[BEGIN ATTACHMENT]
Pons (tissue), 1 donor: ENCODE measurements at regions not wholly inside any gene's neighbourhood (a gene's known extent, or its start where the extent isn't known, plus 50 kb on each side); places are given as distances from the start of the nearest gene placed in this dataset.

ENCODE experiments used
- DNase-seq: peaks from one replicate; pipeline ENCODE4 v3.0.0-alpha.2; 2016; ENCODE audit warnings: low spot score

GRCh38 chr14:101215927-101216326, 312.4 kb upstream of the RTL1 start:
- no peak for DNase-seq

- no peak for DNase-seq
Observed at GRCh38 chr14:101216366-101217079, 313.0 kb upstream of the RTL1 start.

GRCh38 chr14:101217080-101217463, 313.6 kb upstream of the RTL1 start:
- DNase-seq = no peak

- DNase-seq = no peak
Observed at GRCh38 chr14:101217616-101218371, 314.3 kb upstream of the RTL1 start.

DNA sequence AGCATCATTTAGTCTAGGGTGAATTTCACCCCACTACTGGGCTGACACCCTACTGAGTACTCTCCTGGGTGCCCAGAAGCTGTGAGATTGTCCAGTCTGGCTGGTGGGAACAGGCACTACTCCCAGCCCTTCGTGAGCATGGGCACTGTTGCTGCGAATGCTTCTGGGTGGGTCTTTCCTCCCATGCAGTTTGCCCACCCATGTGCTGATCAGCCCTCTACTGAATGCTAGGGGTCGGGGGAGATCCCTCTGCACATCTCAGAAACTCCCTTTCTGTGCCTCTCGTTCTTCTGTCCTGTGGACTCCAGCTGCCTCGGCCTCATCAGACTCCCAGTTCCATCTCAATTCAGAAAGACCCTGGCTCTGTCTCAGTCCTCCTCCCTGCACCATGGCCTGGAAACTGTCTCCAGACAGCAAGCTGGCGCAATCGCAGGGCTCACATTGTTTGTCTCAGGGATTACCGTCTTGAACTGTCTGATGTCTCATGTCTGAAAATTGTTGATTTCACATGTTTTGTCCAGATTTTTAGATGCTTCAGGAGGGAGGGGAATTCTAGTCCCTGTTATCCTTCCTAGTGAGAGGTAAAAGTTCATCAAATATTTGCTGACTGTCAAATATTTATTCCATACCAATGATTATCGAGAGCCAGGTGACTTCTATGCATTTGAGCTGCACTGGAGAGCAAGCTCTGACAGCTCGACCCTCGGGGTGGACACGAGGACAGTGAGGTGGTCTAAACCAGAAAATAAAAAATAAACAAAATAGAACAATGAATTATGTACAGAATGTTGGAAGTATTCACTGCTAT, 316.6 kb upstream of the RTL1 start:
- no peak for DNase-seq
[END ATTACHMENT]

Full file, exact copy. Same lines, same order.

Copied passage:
Pons (tissue), 1 donor: ENCODE measurements at regions not wholly inside any gene's neighbourhood (a gene's known extent, or its start where the extent isn't known, plus 50 kb on each side); places are given as distances from the start of the nearest gene placed in this dataset.

ENCODE experiments used
- DNase-seq: peaks from one replicate; pipeline ENCODE4 v3.0.0-alpha.2; 2016; ENCODE audit warnings: low spot score

GRCh38 chr14:101215927-101216326, 312.4 kb upstream of the RTL1 start:
- no peak for DNase-seq

- no peak for DNase-seq
Observed at GRCh38 chr14:101216366-101217079, 313.0 kb upstream of the RTL1 start.

GRCh38 chr14:101217080-101217463, 313.6 kb upstream of the RTL1 start:
- DNase-seq = no peak

- DNase-seq = no peak
Observed at GRCh38 chr14:101217616-101218371, 314.3 kb upstream of the RTL1 start.

DNA sequence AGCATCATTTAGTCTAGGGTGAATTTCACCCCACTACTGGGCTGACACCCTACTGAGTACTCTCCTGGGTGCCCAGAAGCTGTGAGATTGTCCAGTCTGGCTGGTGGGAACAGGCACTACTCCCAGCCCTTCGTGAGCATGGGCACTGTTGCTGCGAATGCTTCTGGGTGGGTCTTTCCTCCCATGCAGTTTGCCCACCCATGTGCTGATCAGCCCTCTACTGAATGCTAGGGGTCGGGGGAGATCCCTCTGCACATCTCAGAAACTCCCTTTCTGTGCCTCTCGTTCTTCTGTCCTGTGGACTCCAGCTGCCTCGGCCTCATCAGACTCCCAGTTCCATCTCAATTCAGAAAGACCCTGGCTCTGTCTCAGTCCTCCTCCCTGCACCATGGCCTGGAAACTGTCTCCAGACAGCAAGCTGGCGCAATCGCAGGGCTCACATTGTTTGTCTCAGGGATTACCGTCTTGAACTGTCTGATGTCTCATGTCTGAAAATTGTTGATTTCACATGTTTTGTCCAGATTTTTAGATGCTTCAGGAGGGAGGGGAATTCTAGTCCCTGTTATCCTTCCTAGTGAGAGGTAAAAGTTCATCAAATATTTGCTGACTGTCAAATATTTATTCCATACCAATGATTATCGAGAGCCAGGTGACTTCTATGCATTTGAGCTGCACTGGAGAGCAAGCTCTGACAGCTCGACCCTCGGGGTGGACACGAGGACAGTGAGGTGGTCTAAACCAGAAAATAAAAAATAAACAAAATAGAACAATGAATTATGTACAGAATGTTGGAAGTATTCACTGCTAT, 316.6 kb upstream of the RTL1 start:
- no peak for DNase-seq